The story behind a courageous band of civil rights activists called the Freedom Riders who in 1961 challenged segregation in the American South.
From May until November 1961, more than 400 black and white Americans risked their lives - and many endured savage beatings and imprisonment - for simply travelling together on buses and trains as they journeyed through the Deep South. Deliberately violating Jim Crow laws, the freedom riders met with bitter racism and mob violence along the way, sorely testing their belief in nonviolent activism.
From award-winning filmmaker Stanley Nelson (Wounded Knee, Jonestown: The Life and Death of Peoples Temple, The Murder of Emmett Till) Freedom Riders features testimony from a fascinating cast of central characters: the riders themselves, state and federal government officials, and journalists who witnessed the rides firsthand. The two-hour documentary is based on Raymond Arsenault's book Freedom Riders: 1961 and the Struggle for Racial Justice.
Despite two earlier Supreme Court decisions that mandated the desegregation of interstate travel facilities, black Americans in 1961 continued to endure hostility and racism while travelling through the South. The newly inaugurated Kennedy administration, embroiled in the Cold War and worried about the nuclear threat, did little to address domestic civil rights.
"It became clear that the civil rights leaders had to do something desperate, something dramatic to get Kennedy's attention. That was the idea behind the freedom rides - to dare the federal government to do what it was supposed to do, and see if their constitutional rights would be protected by the Kennedy administration," explains Arsenault.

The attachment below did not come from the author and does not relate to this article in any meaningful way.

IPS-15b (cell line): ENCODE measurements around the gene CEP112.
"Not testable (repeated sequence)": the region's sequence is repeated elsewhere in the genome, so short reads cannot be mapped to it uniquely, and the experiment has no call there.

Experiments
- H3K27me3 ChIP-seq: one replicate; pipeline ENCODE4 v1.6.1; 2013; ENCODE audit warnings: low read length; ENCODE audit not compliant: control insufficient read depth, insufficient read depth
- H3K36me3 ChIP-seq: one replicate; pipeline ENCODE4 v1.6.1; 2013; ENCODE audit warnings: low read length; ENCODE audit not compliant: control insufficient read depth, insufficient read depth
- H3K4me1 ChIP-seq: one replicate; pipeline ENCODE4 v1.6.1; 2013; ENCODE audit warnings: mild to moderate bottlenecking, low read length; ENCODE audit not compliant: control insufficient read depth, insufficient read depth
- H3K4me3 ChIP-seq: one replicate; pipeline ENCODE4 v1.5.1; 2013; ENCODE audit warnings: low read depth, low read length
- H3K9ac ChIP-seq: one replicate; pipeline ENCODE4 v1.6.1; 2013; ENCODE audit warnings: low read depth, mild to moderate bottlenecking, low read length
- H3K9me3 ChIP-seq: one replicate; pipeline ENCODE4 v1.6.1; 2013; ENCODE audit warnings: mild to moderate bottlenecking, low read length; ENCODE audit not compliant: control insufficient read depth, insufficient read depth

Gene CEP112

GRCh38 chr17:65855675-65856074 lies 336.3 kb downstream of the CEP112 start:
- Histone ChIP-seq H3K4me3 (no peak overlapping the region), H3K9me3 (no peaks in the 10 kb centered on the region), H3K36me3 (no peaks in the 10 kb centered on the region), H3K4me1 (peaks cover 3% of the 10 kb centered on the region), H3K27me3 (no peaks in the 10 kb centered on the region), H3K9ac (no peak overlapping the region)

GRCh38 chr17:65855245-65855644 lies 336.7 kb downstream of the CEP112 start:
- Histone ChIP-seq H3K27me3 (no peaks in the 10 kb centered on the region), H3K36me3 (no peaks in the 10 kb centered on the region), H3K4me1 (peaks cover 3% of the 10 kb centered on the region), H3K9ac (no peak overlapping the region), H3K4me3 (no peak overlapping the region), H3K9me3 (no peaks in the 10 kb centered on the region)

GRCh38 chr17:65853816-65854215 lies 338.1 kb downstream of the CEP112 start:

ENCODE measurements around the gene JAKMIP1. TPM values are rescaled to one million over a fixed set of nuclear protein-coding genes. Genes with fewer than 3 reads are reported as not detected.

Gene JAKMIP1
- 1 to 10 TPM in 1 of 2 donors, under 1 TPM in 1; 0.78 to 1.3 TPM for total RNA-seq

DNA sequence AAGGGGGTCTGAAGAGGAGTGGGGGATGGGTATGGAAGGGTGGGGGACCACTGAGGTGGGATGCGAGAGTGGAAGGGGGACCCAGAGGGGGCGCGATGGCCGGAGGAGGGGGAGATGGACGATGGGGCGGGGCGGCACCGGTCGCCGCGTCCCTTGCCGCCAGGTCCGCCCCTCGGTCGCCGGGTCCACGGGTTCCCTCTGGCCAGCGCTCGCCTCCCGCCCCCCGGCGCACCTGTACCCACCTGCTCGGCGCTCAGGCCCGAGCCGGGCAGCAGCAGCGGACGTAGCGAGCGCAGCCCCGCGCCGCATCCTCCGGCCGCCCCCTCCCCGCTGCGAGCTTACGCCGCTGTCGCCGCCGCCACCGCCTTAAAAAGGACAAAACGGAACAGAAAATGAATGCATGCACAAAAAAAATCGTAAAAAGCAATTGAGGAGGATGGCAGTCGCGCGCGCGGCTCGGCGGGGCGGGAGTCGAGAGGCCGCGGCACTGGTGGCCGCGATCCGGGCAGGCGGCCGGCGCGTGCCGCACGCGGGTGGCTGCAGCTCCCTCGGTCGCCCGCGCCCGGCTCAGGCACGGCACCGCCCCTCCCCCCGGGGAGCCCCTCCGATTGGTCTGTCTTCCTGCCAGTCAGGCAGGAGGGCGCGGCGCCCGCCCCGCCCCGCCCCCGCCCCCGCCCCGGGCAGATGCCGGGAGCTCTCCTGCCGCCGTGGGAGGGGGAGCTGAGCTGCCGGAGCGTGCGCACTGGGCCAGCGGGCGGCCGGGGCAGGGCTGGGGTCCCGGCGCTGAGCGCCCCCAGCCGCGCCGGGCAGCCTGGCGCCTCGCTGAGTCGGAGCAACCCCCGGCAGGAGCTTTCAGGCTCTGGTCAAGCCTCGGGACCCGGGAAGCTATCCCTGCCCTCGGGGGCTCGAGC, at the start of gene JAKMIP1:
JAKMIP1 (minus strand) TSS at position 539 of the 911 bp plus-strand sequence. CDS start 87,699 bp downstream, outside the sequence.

Organised by the Congress of Racial Equality (CORE), the riders came from all strata of American society - black and white, young and old, male and female, Northern and Southern. They embarked on the rides knowing the danger but firmly committed to the ideals of non-violent protest, aware that their actions could provoke a savage response but willing to put their lives on the line for the cause of justice.
Each time the rides met violence and the campaign seemed doomed, new ways were found to sustain and even expand the movement. After Klansmen in Alabama set fire to the original freedom ride bus, student activists from Nashville organised a ride of their own. "We were past fear. If we were going to die, we were gonna die, but we can't stop," recalls Rider Joan Trumpauer-Mulholland. "If one person falls, others take their place."
The riders' journey was front-page news and the world was watching. After nearly five months of fighting, the federal government capitulated. On September 22, the Interstate Commerce Commission issued its order to end the segregation in bus and rail stations that had been in place for generations. "This was the first unambiguous victory in the long history of the Civil Rights Movement. It finally said, ‘We can do this.' And it raised expectations across the board for greater victories in the future," says Arsenault.